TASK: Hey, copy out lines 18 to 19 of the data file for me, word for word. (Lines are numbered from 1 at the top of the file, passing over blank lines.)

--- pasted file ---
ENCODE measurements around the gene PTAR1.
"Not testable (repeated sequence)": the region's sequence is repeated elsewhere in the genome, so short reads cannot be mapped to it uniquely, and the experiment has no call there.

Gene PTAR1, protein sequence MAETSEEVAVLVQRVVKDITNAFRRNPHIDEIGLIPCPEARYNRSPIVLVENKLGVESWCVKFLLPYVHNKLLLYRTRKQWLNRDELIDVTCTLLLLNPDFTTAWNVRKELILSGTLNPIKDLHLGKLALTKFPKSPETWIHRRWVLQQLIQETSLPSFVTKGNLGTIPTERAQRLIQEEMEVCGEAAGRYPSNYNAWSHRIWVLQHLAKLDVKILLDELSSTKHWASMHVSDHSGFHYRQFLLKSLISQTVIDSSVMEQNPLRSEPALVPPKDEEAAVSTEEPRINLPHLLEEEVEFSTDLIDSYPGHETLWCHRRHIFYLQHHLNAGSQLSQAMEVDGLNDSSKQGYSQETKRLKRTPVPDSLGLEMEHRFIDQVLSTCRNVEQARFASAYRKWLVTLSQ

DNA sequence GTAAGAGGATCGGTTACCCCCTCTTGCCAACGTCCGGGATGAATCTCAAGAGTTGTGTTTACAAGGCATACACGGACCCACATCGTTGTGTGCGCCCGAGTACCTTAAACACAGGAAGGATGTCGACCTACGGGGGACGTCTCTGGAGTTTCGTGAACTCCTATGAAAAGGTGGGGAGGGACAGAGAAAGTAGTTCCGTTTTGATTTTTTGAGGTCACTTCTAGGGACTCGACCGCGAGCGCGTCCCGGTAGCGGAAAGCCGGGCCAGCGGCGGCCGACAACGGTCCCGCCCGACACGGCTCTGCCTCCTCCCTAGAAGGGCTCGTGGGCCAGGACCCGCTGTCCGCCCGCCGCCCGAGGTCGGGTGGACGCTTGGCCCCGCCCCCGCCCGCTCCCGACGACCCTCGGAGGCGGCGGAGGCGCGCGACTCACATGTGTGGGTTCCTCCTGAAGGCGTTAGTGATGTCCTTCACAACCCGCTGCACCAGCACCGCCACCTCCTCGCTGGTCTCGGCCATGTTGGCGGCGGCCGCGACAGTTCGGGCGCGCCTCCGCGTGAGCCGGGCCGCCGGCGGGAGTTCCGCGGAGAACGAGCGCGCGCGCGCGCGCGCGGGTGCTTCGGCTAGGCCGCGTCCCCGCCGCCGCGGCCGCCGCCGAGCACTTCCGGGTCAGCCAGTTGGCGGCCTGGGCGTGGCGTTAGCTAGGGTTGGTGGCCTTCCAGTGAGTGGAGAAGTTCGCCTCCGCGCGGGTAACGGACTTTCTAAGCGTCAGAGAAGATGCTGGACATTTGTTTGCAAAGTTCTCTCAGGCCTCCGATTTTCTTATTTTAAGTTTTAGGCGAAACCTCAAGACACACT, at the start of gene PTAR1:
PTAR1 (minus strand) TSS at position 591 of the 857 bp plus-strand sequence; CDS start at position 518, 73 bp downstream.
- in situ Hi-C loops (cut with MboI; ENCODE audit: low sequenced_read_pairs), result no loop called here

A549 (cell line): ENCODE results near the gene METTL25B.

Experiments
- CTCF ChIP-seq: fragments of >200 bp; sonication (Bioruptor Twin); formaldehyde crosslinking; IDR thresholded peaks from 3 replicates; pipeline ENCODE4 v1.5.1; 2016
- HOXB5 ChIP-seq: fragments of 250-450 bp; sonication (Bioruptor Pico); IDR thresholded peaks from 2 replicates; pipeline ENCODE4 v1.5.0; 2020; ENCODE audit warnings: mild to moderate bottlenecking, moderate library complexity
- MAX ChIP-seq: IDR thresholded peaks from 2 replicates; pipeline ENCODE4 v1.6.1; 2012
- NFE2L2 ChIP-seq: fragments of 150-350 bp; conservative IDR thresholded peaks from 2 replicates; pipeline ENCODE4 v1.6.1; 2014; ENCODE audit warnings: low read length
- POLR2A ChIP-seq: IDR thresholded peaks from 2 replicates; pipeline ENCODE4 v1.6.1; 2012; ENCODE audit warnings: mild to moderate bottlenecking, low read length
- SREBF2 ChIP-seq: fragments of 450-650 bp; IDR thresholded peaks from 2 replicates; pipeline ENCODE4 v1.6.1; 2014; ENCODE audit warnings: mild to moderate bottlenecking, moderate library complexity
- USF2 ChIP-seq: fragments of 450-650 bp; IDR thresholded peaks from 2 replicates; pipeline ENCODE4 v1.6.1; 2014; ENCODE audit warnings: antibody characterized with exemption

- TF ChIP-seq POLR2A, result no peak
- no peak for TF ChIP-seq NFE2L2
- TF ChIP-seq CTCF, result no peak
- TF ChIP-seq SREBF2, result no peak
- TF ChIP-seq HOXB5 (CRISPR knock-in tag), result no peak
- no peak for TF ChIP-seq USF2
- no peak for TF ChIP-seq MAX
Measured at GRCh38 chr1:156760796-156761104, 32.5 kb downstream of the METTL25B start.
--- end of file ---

- TF ChIP-seq CTCF, result no peak
- TF ChIP-seq SREBF2, result no peak